Surface microbial ecology food safety and horticulture production assessment of pear fruit (Pyrus communis)

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dc.contributor.advisor Korsten, Lise en
dc.contributor.postgraduate Duvenage, James en
dc.date.accessioned 2016-07-01T10:32:52Z
dc.date.available 2016-07-01T10:32:52Z
dc.date.created 2016-04-18 en
dc.date.issued 2016 en
dc.description Dissertation (MSc)--University of Pretoria, 2016. en
dc.description.abstract The World Health Organisation promotes increased consumption of fresh fruit and vegetables to address global health and nutritional challenges. Pome fruit are widely consumed and contribute to a healthy diet, therefore represent an important traded product. The South African pear export industry is ranked as one of the top ten international exporters of fresh fruit. The importance of retaining market access is thus important and compliance with international food safety requirements is essential. To the authors knowledge this is the first supply chain study that is focused on the microbial quality and safety of fresh pears in the postharvest environment. The findings in this study aid in a better understanding of the microbial dynamics of the fruit surface (carpoplane) and the microbial population shifts due to postharvest practices. Current national guidelines for ready-to-eat fresh produce place emphasis on bacterial loads and absence of selected foodborne pathogens. Escherichia coli O157:H7, Listeria monocytogenes, Salmonella enterica subsp. enterica serovar Typhimurium and Staphylococcus aureus were demonstrated to attach, replicate and survive on the pear carpoplane. However, on market-ready pears these foodborne pathogens were not detected. Analysis of the carpoplane dominant bacterial populations reflected both harmful as well as beneficial residential bacteria that are known to either have the potential to affect human or plant health, respectively. The study provides an overview of the pear bacterial biome and this information can be used in future regulatory adjustments for food safety assurance. An assessment of the current industry wide food safety management practices reveal that not all aspects of the food safety assurance systems have been effectively implemented at an appropriate level. en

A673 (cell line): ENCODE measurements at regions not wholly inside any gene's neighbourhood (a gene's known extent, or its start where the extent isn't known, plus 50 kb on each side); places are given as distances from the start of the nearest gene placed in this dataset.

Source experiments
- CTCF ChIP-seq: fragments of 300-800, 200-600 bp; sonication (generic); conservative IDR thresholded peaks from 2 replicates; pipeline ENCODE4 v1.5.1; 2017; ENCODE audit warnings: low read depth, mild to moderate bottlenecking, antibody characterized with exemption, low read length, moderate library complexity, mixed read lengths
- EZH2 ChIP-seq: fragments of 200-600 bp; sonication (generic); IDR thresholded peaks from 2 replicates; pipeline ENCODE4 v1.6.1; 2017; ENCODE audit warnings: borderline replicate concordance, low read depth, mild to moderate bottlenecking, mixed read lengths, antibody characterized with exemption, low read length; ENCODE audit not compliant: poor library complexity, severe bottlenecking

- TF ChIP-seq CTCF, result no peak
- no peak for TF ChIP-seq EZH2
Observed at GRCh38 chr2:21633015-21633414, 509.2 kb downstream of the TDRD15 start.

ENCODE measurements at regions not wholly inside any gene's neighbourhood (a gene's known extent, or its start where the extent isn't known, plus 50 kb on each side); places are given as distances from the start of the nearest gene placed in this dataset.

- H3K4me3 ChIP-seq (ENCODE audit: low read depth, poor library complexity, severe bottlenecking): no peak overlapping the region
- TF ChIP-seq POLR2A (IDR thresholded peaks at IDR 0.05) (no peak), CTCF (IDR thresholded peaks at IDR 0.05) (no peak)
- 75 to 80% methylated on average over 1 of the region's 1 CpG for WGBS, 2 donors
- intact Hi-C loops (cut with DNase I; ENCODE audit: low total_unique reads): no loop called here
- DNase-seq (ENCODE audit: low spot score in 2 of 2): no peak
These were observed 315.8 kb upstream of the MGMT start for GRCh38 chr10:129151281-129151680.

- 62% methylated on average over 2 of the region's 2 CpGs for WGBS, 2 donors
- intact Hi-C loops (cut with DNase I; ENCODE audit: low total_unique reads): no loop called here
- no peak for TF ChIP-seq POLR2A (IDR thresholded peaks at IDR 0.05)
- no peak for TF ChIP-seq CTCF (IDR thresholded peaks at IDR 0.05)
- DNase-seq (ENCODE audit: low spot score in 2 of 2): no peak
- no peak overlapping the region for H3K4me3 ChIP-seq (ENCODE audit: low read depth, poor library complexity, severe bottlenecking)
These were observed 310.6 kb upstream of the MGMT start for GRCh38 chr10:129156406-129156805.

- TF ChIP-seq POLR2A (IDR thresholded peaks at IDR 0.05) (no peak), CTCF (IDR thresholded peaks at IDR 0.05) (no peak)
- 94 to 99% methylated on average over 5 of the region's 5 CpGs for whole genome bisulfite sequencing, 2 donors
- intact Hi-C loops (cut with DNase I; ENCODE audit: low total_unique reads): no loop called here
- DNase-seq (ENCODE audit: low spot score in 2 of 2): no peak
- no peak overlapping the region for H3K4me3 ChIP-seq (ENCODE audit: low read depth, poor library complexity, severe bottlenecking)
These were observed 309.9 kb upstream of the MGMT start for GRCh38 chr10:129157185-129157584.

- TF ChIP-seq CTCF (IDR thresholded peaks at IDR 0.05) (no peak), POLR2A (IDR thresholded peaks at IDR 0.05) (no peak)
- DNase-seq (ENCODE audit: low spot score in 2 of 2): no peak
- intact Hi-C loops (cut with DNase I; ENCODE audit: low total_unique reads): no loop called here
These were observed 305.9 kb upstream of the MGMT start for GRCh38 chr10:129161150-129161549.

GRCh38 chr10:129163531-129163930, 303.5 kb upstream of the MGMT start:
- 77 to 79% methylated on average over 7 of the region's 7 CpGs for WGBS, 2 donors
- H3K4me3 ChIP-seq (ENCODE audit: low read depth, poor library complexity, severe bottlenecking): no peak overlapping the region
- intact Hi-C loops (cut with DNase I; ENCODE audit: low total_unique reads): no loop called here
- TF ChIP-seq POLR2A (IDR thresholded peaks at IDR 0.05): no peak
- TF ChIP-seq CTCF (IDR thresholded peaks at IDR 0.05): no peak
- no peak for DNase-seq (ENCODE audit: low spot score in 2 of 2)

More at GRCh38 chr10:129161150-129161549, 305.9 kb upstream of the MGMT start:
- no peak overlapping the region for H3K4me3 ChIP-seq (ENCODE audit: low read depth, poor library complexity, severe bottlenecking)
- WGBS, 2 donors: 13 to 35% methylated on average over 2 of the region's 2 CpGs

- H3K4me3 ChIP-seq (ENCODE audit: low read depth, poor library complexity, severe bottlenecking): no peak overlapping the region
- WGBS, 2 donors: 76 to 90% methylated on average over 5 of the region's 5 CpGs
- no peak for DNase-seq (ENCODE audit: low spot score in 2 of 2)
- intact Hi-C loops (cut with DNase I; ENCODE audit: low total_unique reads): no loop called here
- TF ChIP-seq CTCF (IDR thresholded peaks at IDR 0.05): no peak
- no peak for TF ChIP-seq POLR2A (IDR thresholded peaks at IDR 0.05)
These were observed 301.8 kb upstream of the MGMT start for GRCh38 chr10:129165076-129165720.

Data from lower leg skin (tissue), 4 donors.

dc.description.availability Unrestricted en
dc.description.degree MSc en
dc.description.department Microbiology and Plant Pathology en
dc.identifier.citation Duvenage, J 2016, Surface microbial ecology food safety and horticulture production assessment of pear fruit (Pyrus communis), MSc Dissertation, University of Pretoria, Pretoria, viewed yymmdd <http://hdl.handle.net/2263/53487> en
dc.identifier.other A2016 en
dc.identifier.uri http://hdl.handle.net/2263/53487
dc.language.iso en en
dc.publisher University of Pretoria en_ZA
dc.rights © 2016, University of Pretoria. All rights reserved. The copyright in this work vests in the University of Pretoria. No part of this work may be reproduced or transmitted in any form or by any means, without the prior written permission of the University of Pretoria. en
dc.subject UCTD en
dc.title Surface microbial ecology food safety and horticulture production assessment of pear fruit (Pyrus communis) en
dc.type Dissertation en


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